(photo & ARC courtesy of netgalley.com)
*I received an ARC of this title from NetGalley in exchange for an honest review.*
Seeds of Eden was my first ARC (advanced reader copy) so I was quite excited to start my ARC-review journey with it. And yes, I have zero shame in admitting that I enjoy YA fiction even as an adult.
The premise blurb on the site about this book seemed quite promising. It even reminded me a tiny bit of The Wrath and the Dawn with all of its intrigue. (Review for that is coming soon). There was a strong female character and a not-quite-hero that grew to be more. Even their relationship had a slow culmination which was a nice change of pace. And that is where the similarities end.
**Some Spoilers Ahead**
Let’s talk about the good first: The Biblical characters twist was an interesting spin on religion and even reincarnation. I thought that the spin on Evey being who she was was quite interesting and a unique concept. I also liked that when presented the truth about her life, Evey wasn’t just ready to go fighting in a blaze of glory. Nope. She cried and was heartbroken over her loss. She questioned nearly everything she was told and even found it hard to believe at times (which was completely understandable given her past.)
Another thing I enjoyed was the lack of insta-love. Sure, she thought Conrad was cute but it wasn’t in an “the earth stopped” kind of way. Her wondering why she had dreamed about him actually made sense.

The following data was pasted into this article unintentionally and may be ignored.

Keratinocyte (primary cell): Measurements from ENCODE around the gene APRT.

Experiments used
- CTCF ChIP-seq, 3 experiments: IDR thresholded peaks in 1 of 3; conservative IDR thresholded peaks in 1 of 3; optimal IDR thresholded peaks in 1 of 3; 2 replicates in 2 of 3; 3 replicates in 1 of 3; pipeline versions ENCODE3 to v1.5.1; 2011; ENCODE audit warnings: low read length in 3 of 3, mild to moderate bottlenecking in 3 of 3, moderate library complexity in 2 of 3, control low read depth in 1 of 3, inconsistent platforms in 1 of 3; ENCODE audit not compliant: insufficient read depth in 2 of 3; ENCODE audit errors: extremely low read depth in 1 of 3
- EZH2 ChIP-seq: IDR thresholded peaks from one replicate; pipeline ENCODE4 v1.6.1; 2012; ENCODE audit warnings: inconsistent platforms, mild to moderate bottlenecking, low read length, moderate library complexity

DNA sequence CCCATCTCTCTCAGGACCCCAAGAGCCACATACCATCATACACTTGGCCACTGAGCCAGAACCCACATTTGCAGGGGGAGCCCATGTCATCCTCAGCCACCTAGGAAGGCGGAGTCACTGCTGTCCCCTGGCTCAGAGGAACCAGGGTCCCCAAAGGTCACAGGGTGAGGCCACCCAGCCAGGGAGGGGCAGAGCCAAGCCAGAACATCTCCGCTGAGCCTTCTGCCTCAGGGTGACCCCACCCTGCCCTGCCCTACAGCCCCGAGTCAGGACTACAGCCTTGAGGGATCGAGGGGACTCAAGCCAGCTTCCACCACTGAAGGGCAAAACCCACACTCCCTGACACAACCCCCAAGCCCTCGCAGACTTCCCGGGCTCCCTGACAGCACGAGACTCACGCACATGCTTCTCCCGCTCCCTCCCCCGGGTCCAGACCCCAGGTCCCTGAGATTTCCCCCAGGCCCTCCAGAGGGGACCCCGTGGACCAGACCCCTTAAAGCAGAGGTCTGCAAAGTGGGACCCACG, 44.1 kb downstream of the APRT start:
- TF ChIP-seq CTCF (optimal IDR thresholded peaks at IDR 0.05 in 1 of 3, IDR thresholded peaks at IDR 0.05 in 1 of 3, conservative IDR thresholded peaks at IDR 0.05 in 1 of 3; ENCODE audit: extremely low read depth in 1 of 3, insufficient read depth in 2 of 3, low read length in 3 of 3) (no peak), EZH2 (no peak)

However, with that being said, we now come to the bad: Conrad’s semi-persistence in pursuing Evey was incredibly annoying. Yes, I get that he had loved her for a long time but what started off as non-insta-love unfortunately transformed into something quite similar to it. The “love” between Evey and Conrad lacked chemistry. Conrad’s initial attraction to Evey seemed more based on who she actually was and that “pull” she had on everyone that actually him being drawn to her as a person. Not just that, but the emotional tug-of-war that they pulled with poor Helen was so immature and high-school-like that I had to remind myself that I was, in fact, reading YA. (Not that YA books all have that love triangle plot mess.)
The general character that was Aden was a bit lackluster to me given that he was mostly spoken about in 80% of the novel and his very short appearance in the final portion of the book was downright confusing. He just flip-flopped too much for my taste. And yes, I get that Evey has this ~magical~ hold on people but why was that hold only in private for Aden?
How could a man that had loved Evey for so long want to destroy the only family she’s known? (Even his hatred towards Conrad was a bit understandable, given his level of betrayal, but not towards the rest of them that were protecting Evey.)
*End of Possible Spoilers*
Overall, I’d give this book a solid 2.5 out of 5 stars. The reason being that while the beginning and middle were strong, well written, and kept me interested, the ending fell so flat for me. It was too much wish fulfillment (Armani gowns? Honestly?) and too little plot progression to the point where I kind of wanted Aden to win. Everything about the ending was just so rushed. It was almost as if the author remembered that this book was about to end so everything went to hell in a handbasket for our protagonist. And fast.
Even though it ended on a cliffhanger (not a spoiler since the book establishes that it’s part of a series), I’m unfortunately not really interested in reading any more about these characters.
However, if you’re a younger reader or a general fan of more romance-y YA, this might just be your cup of tea.
Much Love and Literature,